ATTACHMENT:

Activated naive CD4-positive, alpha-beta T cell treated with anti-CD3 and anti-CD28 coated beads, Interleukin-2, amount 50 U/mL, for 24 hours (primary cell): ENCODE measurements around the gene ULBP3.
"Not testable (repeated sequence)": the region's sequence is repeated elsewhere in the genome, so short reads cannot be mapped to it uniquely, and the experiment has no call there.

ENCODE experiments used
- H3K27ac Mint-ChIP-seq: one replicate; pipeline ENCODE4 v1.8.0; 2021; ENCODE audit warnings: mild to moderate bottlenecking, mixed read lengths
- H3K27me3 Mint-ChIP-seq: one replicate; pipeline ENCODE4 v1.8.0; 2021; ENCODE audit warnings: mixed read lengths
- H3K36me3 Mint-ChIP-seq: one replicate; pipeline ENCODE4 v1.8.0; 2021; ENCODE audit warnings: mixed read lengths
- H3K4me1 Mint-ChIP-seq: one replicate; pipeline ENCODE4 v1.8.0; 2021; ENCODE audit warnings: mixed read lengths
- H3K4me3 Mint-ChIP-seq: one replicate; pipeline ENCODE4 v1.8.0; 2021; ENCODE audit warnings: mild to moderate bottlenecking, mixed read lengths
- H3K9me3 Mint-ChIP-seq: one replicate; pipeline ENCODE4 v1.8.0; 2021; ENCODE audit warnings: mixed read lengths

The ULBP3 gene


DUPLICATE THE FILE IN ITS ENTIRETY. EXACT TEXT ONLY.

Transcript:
Activated naive CD4-positive, alpha-beta T cell treated with anti-CD3 and anti-CD28 coated beads, Interleukin-2, amount 50 U/mL, for 24 hours (primary cell): ENCODE measurements around the gene ULBP3.
"Not testable (repeated sequence)": the region's sequence is repeated elsewhere in the genome, so short reads cannot be mapped to it uniquely, and the experiment has no call there.

ENCODE experiments used
- H3K27ac Mint-ChIP-seq: one replicate; pipeline ENCODE4 v1.8.0; 2021; ENCODE audit warnings: mild to moderate bottlenecking, mixed read lengths
- H3K27me3 Mint-ChIP-seq: one replicate; pipeline ENCODE4 v1.8.0; 2021; ENCODE audit warnings: mixed read lengths
- H3K36me3 Mint-ChIP-seq: one replicate; pipeline ENCODE4 v1.8.0; 2021; ENCODE audit warnings: mixed read lengths
- H3K4me1 Mint-ChIP-seq: one replicate; pipeline ENCODE4 v1.8.0; 2021; ENCODE audit warnings: mixed read lengths
- H3K4me3 Mint-ChIP-seq: one replicate; pipeline ENCODE4 v1.8.0; 2021; ENCODE audit warnings: mild to moderate bottlenecking, mixed read lengths
- H3K9me3 Mint-ChIP-seq: one replicate; pipeline ENCODE4 v1.8.0; 2021; ENCODE audit warnings: mixed read lengths

The ULBP3 gene